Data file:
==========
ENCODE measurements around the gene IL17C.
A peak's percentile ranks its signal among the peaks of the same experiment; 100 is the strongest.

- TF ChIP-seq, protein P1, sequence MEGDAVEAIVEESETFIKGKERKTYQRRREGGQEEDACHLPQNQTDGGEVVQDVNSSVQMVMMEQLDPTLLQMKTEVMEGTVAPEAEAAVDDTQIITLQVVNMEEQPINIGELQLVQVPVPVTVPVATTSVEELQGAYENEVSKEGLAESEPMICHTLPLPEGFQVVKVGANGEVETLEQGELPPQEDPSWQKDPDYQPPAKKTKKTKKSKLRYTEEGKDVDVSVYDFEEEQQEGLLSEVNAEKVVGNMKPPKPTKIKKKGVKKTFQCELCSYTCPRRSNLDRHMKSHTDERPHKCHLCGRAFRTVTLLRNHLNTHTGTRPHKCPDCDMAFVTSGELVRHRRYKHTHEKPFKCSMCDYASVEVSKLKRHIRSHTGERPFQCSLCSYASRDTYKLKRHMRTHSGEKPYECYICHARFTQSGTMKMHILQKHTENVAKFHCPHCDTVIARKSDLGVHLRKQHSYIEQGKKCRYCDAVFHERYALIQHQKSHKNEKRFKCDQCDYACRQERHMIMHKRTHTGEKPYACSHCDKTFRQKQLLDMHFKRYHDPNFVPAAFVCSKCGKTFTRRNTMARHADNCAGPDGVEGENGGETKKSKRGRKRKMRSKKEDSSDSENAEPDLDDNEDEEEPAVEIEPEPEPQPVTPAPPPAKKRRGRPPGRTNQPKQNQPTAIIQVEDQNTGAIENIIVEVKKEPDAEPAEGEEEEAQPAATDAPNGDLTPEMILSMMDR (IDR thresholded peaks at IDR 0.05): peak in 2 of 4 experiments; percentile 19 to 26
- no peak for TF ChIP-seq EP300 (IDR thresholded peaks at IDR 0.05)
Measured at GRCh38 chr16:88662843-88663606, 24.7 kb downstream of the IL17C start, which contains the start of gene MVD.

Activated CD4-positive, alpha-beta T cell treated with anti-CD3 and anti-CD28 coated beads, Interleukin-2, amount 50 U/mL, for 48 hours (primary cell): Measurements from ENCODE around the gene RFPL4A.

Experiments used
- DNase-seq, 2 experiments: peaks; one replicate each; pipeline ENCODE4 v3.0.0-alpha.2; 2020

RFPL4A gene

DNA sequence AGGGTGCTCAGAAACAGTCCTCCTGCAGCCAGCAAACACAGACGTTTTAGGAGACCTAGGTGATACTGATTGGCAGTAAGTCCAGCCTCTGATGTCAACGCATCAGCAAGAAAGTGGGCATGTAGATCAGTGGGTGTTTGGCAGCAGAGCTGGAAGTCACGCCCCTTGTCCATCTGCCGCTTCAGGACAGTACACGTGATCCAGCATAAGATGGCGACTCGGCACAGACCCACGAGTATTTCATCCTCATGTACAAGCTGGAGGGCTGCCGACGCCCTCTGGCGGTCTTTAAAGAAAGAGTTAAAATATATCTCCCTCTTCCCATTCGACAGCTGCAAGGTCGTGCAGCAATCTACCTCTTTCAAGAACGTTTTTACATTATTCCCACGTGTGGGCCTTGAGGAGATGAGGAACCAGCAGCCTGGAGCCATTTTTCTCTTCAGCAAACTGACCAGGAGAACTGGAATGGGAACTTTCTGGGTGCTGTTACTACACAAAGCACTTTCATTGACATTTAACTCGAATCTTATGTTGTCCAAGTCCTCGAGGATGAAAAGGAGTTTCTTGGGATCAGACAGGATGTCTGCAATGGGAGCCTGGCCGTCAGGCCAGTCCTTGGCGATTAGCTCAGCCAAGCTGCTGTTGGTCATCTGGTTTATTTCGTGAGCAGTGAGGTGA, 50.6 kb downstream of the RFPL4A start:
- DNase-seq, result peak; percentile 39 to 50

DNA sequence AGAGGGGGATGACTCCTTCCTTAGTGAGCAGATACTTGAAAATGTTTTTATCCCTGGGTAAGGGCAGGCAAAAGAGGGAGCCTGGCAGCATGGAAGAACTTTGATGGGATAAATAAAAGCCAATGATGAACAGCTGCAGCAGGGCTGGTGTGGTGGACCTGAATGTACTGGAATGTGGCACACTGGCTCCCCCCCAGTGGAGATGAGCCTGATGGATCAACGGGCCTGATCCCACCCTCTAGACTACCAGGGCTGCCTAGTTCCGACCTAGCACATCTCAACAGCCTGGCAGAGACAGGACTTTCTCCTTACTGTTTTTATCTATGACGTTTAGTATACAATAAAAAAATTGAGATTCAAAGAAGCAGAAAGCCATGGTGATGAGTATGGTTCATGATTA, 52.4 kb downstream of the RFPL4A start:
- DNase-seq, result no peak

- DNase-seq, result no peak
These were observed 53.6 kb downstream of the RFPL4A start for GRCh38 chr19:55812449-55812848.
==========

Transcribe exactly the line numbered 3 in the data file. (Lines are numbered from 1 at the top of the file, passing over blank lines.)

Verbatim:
- TF ChIP-seq, protein P1, sequence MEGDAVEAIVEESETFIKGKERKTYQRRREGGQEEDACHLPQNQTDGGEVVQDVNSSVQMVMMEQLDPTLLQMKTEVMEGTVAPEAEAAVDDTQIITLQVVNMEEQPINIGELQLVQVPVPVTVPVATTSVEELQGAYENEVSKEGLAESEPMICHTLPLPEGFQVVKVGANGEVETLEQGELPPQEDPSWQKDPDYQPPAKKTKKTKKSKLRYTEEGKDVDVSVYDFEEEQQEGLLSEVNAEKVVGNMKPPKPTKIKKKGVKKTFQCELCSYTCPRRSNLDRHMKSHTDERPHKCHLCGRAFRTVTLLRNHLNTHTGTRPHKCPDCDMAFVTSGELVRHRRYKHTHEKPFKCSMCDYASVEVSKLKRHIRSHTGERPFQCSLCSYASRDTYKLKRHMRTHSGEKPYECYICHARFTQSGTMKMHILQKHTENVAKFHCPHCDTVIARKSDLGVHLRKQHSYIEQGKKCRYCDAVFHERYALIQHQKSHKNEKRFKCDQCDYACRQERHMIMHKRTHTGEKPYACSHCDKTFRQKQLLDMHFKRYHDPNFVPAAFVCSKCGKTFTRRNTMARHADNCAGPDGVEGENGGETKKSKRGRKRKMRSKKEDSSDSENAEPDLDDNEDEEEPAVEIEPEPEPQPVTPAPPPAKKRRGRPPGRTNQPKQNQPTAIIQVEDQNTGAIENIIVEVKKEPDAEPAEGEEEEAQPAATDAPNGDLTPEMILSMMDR (IDR thresholded peaks at IDR 0.05): peak in 2 of 4 experiments; percentile 19 to 26